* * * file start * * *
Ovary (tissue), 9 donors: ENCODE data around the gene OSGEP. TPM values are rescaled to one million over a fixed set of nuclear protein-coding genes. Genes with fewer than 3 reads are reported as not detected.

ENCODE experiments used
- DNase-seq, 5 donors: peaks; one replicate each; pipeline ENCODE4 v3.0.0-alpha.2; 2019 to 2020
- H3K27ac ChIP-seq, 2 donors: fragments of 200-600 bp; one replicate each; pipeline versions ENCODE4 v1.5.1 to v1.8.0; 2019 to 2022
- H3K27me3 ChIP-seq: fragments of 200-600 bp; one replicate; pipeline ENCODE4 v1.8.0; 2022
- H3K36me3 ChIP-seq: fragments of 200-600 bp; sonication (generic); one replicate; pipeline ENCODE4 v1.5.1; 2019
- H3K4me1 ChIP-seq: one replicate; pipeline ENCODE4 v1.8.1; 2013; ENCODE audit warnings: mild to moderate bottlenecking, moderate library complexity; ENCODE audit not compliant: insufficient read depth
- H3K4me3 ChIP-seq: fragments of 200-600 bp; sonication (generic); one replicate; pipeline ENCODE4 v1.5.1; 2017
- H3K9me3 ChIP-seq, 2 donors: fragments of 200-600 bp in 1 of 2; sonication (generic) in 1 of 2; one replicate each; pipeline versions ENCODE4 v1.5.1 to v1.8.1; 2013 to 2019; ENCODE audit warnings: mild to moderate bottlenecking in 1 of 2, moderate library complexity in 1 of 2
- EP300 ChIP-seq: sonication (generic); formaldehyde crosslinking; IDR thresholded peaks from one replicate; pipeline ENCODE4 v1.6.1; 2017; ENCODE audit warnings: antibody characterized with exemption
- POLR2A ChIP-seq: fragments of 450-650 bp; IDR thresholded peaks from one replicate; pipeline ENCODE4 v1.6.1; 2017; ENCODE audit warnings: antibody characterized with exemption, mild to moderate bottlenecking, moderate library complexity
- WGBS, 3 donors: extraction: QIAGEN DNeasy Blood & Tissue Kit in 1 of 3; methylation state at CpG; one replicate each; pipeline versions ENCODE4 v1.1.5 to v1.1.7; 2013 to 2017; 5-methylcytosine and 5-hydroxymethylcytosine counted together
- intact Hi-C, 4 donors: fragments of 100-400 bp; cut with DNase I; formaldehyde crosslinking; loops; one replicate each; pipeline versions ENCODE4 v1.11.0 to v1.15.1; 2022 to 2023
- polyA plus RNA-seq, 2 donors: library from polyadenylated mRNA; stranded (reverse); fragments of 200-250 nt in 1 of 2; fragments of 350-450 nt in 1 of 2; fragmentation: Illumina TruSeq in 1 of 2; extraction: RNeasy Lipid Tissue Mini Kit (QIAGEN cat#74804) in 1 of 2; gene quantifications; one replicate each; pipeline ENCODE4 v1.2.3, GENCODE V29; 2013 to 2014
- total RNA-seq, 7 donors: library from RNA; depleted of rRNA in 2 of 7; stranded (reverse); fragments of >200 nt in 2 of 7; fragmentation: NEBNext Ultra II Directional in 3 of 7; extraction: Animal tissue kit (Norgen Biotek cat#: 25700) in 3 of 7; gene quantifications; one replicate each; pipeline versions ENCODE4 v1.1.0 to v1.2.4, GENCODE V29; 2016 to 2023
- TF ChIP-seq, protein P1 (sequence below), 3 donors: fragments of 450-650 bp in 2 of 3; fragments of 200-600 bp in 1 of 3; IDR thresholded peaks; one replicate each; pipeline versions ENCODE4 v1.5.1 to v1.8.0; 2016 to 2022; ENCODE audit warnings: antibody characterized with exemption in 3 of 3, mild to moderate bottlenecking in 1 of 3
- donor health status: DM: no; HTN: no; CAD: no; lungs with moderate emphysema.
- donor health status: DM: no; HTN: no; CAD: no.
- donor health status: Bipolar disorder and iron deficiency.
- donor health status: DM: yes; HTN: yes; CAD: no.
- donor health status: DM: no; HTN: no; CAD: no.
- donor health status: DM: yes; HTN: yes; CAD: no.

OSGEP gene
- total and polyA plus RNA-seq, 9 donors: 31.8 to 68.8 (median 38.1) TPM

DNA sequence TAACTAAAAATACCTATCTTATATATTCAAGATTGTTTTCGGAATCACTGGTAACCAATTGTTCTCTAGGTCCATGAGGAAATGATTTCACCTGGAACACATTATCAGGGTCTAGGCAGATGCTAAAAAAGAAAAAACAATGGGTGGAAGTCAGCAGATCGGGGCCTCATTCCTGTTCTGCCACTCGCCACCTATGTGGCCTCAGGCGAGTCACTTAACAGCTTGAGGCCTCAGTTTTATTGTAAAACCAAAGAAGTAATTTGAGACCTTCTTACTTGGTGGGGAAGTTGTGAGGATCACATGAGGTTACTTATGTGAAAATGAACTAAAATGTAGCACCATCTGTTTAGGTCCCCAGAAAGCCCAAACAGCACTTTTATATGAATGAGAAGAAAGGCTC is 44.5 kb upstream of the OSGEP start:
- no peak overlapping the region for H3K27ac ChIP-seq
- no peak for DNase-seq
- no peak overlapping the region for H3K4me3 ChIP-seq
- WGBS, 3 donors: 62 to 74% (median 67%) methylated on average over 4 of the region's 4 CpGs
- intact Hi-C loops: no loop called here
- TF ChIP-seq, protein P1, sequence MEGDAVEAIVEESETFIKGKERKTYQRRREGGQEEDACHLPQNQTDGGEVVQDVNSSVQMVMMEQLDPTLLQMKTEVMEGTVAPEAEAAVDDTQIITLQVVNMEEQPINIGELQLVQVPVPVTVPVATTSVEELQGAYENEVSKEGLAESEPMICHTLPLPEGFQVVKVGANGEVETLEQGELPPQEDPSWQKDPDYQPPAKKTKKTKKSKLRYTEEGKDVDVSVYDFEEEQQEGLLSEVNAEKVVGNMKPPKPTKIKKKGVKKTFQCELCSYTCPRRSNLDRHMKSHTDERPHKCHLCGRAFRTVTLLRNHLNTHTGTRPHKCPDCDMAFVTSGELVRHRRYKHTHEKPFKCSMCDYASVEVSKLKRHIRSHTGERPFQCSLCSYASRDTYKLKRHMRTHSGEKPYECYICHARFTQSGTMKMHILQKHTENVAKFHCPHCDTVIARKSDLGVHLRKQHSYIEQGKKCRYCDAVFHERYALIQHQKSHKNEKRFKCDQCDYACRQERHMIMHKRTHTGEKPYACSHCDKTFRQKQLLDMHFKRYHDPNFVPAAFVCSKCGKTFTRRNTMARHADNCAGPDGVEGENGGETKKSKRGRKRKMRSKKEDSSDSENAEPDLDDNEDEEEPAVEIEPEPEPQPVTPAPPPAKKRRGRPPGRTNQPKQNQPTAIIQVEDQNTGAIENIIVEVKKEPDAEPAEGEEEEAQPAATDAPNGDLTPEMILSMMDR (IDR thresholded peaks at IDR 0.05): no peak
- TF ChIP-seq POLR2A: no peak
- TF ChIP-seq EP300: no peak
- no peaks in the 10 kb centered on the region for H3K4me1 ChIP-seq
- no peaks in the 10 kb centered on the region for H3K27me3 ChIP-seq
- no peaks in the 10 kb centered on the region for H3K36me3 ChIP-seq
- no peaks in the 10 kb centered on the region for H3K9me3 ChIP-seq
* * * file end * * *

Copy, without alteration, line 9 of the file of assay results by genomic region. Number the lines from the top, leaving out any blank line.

- H3K9me3 ChIP-seq, 2 donors: fragments of 200-600 bp in 1 of 2; sonication (generic) in 1 of 2; one replicate each; pipeline versions ENCODE4 v1.5.1 to v1.8.1; 2013 to 2019; ENCODE audit warnings: mild to moderate bottlenecking in 1 of 2, moderate library complexity in 1 of 2